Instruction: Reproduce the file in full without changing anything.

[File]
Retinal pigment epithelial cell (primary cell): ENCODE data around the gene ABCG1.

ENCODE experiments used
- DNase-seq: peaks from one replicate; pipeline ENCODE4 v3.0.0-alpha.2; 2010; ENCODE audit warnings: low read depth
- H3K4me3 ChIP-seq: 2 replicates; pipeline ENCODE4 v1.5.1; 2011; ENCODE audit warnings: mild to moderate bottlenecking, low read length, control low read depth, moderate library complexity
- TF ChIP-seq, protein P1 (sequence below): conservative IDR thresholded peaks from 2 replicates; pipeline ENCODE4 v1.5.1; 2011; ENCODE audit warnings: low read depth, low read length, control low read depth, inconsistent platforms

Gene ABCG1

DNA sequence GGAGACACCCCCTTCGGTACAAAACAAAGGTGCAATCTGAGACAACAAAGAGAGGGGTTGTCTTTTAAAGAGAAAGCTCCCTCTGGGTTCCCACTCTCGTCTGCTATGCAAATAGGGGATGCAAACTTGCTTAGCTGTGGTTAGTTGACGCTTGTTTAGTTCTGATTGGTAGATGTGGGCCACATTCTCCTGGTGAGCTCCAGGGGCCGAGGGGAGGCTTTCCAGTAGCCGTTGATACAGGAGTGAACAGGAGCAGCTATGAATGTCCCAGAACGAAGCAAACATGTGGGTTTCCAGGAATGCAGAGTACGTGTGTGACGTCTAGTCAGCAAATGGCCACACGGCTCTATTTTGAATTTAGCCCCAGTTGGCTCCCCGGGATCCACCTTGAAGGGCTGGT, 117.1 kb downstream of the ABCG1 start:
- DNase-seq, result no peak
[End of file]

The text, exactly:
Retinal pigment epithelial cell (primary cell): ENCODE data around the gene ABCG1.

ENCODE experiments used
- DNase-seq: peaks from one replicate; pipeline ENCODE4 v3.0.0-alpha.2; 2010; ENCODE audit warnings: low read depth
- H3K4me3 ChIP-seq: 2 replicates; pipeline ENCODE4 v1.5.1; 2011; ENCODE audit warnings: mild to moderate bottlenecking, low read length, control low read depth, moderate library complexity
- TF ChIP-seq, protein P1 (sequence below): conservative IDR thresholded peaks from 2 replicates; pipeline ENCODE4 v1.5.1; 2011; ENCODE audit warnings: low read depth, low read length, control low read depth, inconsistent platforms

Gene ABCG1

DNA sequence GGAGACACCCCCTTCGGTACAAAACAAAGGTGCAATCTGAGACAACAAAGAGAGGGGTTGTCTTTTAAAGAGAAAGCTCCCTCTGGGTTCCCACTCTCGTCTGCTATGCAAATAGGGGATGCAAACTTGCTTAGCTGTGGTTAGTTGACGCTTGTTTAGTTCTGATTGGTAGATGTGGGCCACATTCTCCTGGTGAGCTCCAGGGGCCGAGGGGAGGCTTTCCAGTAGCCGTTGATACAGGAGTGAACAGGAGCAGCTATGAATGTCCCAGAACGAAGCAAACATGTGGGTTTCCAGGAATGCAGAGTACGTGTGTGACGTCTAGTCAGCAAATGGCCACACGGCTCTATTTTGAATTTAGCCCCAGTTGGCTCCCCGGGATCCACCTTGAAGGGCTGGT, 117.1 kb downstream of the ABCG1 start:
- DNase-seq, result no peak